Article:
College Board and Your Name: Enrollment VP Insight
Did you know that, for decades, one of the primary reasons that college brochures and emails find their way into the inboxes and mailboxes of teens is by way of the College Board and ACT?
When students take standardized tests, these organizations sell their names to colleges (oops: "license" their names.) It's part of the stage known as "Search" in most admission offices. It's the first round of building the "admission funnel" that narrows down progressively to applications and matriculation.
Image source: AACRAO website
I'll admit that in my days of proctoring PSATs at schools, I would go off script when reading instructions to let 10th grade students know that checking the box that says, "Student Search Service is a free, voluntary program that connects students with information about educational and financial aid opportunities from eligible colleges, universities, and other scholarships and educational programs," would essentially bury them in spam before they were probably ready or had set up a dedicated email address for college communication (note: It's a good idea to do that!)
Recently, the College Board, the company behind the SAT and the Advanced Placement program (did you know that even though they make over $1 Billion a year in revenue, they are a non-profit?), offered a webinar to admissions professionals informing them of coming changes to the way they obtain and share names with colleges.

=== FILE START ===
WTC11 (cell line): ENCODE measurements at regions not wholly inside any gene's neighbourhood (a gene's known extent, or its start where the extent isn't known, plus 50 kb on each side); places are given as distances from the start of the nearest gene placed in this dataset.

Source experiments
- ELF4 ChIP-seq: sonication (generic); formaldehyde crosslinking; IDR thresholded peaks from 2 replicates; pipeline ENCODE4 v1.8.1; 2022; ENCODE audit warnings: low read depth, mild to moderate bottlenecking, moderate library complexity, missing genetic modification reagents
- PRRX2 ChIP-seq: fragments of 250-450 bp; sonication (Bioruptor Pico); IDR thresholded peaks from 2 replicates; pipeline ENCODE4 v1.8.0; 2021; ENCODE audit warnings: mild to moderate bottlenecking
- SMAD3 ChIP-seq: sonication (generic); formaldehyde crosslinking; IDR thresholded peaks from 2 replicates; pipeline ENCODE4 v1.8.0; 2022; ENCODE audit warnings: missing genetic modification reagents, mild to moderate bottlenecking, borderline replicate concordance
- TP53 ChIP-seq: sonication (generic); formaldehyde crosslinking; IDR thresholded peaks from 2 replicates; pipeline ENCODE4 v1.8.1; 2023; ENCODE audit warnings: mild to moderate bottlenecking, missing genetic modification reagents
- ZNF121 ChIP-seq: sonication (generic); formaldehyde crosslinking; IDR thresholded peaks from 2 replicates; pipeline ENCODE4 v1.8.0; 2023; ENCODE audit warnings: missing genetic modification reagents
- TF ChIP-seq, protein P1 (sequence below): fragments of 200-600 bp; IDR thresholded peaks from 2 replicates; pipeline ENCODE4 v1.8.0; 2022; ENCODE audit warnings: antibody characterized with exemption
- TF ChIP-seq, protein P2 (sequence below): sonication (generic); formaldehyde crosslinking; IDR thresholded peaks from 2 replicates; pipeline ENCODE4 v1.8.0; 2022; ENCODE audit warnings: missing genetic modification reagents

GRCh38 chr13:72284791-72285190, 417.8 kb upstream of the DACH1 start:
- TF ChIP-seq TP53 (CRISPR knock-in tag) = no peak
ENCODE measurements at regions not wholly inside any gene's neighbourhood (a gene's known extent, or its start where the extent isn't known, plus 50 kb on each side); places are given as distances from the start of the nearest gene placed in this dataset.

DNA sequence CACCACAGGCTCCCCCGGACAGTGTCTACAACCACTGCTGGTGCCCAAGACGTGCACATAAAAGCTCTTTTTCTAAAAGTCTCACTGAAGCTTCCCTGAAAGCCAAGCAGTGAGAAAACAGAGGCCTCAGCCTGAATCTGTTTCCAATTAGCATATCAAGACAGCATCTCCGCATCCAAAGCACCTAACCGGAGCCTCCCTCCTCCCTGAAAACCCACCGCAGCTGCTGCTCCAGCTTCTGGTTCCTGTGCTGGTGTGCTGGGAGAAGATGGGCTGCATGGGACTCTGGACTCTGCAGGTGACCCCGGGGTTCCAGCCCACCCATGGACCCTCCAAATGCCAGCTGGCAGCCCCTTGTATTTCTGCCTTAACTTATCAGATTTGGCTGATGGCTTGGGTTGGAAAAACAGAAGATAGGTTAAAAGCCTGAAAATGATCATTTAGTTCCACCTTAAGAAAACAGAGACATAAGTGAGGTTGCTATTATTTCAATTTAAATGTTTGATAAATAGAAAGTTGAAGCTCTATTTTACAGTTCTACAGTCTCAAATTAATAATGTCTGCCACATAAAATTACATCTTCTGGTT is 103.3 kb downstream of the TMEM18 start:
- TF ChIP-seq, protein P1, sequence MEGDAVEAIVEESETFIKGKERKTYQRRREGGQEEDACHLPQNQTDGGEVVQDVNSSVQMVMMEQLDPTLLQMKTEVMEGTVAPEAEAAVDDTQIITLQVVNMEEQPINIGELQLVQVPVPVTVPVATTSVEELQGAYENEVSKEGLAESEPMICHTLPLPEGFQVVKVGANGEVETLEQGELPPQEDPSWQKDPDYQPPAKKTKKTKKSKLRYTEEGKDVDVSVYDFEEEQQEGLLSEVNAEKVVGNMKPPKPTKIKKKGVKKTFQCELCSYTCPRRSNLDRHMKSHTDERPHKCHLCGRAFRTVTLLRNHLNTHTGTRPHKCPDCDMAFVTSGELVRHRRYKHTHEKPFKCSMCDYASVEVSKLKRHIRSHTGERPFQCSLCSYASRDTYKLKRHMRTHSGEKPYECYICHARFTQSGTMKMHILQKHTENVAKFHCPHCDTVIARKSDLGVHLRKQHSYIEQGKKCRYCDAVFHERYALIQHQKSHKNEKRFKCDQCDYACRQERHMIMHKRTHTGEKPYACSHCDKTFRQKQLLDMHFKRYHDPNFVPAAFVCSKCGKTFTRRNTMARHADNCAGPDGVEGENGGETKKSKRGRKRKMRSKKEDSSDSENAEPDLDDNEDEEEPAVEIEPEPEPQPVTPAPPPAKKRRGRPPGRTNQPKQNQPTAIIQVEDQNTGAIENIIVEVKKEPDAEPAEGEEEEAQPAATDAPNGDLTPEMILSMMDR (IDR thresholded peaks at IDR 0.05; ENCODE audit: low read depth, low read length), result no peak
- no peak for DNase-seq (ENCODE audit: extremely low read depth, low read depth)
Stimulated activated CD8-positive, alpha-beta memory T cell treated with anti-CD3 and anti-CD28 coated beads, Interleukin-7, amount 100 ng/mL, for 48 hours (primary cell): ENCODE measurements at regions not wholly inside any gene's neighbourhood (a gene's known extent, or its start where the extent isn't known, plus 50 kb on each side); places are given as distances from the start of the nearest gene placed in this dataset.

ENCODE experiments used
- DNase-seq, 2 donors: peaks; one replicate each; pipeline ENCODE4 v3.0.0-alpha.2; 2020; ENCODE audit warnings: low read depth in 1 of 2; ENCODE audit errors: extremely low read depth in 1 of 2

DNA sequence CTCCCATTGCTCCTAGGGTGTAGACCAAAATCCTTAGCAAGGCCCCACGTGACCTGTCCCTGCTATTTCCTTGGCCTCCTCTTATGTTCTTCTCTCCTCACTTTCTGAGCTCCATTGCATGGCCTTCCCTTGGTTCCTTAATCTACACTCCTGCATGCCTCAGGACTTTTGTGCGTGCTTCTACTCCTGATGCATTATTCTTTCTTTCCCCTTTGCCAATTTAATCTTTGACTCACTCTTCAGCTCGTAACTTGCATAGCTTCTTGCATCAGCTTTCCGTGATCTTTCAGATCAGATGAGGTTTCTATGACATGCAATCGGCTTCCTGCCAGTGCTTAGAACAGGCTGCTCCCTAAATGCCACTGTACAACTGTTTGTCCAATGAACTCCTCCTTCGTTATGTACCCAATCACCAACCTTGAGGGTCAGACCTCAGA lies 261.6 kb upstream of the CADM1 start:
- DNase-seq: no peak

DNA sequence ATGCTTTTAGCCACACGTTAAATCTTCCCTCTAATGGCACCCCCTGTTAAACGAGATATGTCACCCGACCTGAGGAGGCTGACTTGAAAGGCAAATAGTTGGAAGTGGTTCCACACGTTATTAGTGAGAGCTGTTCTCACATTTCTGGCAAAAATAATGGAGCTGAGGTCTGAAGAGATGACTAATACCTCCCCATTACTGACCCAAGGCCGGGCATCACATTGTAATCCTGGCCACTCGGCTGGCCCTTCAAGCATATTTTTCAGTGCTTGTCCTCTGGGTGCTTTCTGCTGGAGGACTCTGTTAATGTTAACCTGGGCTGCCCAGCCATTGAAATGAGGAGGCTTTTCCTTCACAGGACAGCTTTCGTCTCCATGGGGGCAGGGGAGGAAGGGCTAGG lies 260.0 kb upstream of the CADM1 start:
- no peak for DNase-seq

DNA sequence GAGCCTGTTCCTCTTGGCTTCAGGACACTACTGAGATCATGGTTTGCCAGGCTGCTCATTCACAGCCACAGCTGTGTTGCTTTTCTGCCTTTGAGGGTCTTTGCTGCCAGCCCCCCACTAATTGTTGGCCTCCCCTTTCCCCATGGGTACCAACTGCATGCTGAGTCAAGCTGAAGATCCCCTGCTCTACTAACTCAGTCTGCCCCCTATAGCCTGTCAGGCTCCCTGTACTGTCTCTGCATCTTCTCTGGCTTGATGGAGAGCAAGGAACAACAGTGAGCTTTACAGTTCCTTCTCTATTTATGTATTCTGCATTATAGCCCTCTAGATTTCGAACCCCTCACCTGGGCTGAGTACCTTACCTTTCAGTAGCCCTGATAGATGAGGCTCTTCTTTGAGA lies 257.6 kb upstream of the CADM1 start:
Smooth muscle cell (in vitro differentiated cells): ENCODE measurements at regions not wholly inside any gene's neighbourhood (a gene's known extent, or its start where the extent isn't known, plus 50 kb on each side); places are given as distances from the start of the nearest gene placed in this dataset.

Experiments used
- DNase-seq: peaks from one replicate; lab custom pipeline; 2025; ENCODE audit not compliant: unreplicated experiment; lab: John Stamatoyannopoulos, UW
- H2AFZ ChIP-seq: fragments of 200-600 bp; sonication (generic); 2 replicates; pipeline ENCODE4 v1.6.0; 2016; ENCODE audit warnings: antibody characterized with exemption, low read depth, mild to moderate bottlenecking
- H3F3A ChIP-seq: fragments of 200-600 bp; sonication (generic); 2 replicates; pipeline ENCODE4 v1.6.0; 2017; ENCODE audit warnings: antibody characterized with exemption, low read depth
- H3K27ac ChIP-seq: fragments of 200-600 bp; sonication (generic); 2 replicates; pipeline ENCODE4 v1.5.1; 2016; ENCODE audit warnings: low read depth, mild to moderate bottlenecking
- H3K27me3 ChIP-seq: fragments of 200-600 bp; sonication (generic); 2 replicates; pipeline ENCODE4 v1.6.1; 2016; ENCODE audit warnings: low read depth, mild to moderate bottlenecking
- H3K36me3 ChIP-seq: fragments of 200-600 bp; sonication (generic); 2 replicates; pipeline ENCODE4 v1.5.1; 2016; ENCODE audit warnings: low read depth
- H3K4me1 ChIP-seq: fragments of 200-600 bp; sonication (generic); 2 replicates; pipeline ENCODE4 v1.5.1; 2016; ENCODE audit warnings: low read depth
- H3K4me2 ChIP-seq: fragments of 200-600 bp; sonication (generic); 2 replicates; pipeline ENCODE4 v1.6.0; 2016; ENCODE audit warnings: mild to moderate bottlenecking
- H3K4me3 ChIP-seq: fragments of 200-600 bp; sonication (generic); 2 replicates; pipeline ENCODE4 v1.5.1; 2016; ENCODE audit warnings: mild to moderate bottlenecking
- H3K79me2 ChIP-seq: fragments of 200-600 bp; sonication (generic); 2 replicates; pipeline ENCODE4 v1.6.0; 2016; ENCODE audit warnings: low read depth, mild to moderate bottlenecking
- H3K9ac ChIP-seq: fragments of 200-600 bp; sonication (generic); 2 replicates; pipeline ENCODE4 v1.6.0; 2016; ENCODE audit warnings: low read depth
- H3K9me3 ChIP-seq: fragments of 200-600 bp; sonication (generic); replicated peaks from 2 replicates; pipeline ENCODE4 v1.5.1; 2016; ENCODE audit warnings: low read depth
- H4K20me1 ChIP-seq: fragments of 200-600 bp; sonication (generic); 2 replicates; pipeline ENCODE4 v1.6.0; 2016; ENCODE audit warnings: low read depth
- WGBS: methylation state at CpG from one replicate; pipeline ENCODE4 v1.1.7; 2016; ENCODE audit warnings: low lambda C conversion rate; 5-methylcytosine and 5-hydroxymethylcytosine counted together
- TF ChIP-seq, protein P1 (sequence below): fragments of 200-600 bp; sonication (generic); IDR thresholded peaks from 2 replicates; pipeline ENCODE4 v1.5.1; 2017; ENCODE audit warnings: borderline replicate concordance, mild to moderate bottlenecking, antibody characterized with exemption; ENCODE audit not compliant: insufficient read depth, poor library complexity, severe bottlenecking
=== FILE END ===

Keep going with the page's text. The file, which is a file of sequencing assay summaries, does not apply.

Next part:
The always wise Jon Boeckenstedt, VP of Enrollment Management at Oregon State University, shares a behind-the-curtain look at College Board's College Search Service™, the potential implications of their planned changes, and why you might be concerned, in this blog post:
Jon suggests that watching this video may prepare you to understand what's happening in the announcements.
A few choice quotes:
What students don’t always realize is that checking this box gives College Board permission to send a lot of personal information to colleges who are looking for students like them, and that College Board gets about 50 cents each time they release a name to a college. A college in Oklahoma, for instance, might be looking for more humanities students in Kansas, and thus can license (not “buy”) the names of English majors in the state who score at least a 1200. Or a college in Ohio that believes it’s not serving Hispanic students well can license the whole nation of Hispanic students who expressed an interest in programs they offer. That license is only limited by the number of names in the database and the college’s budget.
But in the future, College Board will be shifting to a “Connections™” service, run through a College Board application students install on their phone.
Again, colleges will have little option but to buy into this. It’s the cost of doing business, and my guess is that this will end up costing us more (I have no concrete evidence of this, but COVID cost College Board something like $325M in revenue, and they have to make that up somehow.)
That’s the first, and biggest problem: College Board is still the de facto list broker, the font of information, for colleges who want to recruit students. We’ve ceded that to them out of inertia. It should not be this way. Something as important as college attainment and access should not reside with a company that shows time and time again that it will do what’s best for its business model and its bottom line. But here we are.